Over the years, the CAIS-ACSI conference has been held in cities across Canada, usually in conjunction with the Congress of the Humanities and Social Sciences [4], a large-scale, multidisciplinary meta-conference, which attracts scholars, researchers and students from around the world. So while the CAIS-ACSI meeting itself is small, it takes place in the context of a much larger “intellectual festival” and offers the best of both worlds. The June 2010 conference will be held at Concordia University in Montreal, Quebec, and we encourage the ASIS&T community to consider taking part. Top conference papers are considered for publication in CJILS and the remaining papers are published in the online proceedings on the CAIS-ACSI website [5]. There are currently over 500 CAIS-ACSI conference papers and abstracts available in this collection, going back to 1993. The conference also features a student paper award, which offers students a great opportunity to travel and attend the conference and see his or her work published in CJILS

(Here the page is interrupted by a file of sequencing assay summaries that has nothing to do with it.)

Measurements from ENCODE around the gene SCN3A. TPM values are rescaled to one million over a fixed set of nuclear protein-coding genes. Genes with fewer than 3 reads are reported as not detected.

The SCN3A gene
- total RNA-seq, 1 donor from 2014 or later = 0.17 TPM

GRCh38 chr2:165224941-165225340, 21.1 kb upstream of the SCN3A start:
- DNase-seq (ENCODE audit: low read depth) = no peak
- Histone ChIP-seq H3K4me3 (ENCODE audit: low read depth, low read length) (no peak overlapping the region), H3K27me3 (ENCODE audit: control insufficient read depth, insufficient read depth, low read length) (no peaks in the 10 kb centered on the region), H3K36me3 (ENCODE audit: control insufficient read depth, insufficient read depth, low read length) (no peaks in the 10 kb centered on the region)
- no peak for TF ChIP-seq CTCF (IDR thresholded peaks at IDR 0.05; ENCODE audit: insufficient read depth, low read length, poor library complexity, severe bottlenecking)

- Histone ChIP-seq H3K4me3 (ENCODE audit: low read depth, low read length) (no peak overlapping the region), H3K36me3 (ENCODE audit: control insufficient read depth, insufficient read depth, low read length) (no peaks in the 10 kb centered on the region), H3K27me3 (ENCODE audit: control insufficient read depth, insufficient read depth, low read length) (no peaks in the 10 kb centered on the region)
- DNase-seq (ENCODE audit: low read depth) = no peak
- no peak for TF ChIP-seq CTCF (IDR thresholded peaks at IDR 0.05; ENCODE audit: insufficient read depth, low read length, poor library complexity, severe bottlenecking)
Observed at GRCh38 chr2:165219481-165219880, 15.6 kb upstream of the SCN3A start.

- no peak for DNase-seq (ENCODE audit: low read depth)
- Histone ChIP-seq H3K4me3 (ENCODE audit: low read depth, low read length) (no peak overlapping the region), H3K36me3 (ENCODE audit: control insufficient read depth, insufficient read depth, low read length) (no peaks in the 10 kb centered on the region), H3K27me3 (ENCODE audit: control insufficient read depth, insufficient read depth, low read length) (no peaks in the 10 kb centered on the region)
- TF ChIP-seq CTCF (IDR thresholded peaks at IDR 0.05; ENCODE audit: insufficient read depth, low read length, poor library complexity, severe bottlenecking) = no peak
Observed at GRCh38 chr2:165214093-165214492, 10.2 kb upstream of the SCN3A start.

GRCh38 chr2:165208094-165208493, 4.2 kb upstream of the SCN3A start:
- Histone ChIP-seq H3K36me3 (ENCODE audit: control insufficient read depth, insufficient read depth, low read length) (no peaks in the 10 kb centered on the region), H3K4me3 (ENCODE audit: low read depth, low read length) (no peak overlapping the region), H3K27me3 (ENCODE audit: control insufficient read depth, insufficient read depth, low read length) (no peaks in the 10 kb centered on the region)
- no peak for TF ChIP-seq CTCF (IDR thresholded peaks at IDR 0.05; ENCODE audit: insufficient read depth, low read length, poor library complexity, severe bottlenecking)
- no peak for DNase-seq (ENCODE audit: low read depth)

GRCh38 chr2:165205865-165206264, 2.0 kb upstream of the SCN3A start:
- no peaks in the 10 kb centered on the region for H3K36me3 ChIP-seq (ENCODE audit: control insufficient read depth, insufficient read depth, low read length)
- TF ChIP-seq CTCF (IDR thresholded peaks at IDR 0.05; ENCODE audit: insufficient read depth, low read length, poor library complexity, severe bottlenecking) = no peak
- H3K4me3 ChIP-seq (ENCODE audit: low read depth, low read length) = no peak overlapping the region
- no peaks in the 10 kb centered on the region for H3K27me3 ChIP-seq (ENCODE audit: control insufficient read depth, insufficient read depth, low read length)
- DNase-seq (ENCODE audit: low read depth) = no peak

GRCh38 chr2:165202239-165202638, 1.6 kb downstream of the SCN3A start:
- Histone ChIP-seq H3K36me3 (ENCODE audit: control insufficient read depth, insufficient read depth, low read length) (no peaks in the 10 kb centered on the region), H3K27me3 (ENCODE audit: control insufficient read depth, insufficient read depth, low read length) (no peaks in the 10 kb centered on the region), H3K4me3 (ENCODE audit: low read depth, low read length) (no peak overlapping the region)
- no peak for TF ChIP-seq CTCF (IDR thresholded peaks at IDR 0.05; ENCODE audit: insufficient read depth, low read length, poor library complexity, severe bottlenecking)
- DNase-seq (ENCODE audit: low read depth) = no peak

Given the close ties between CAIS-ACSI and ASIS&T through shared origins, goals and overlapping membership, it is worthwhile thinking about how these two organizations can work together in the future. CAIS-ACSI plays an important dual role in the Canadian context, as an arena in which to examine issues of particular interest to Canadians and a means of connecting the Canadian information science community to broader international perspectives and issues. Opportunities to build ties between CAIS-ACSI and ASIS&T through shared projects, events and initiatives would serve the interests of both organizations and strengthen the position of information science as a profession and discipline in North America. 

Resources Mentioned in the Article

[2] Nilsen, K. (2007). The Canadian Association for Information Science: A look at its thirty-five year history. Canadian Journal of Information and Library Science, 31(2), 163-177.

[3] Canadian Journal of Information and Library Science (CJILS):

[4] Canadian Federation of Humanities and Social Sciences/Fédération canadienne des sciences humaines:

[5] CAIS/ACSI Conference Proceedings: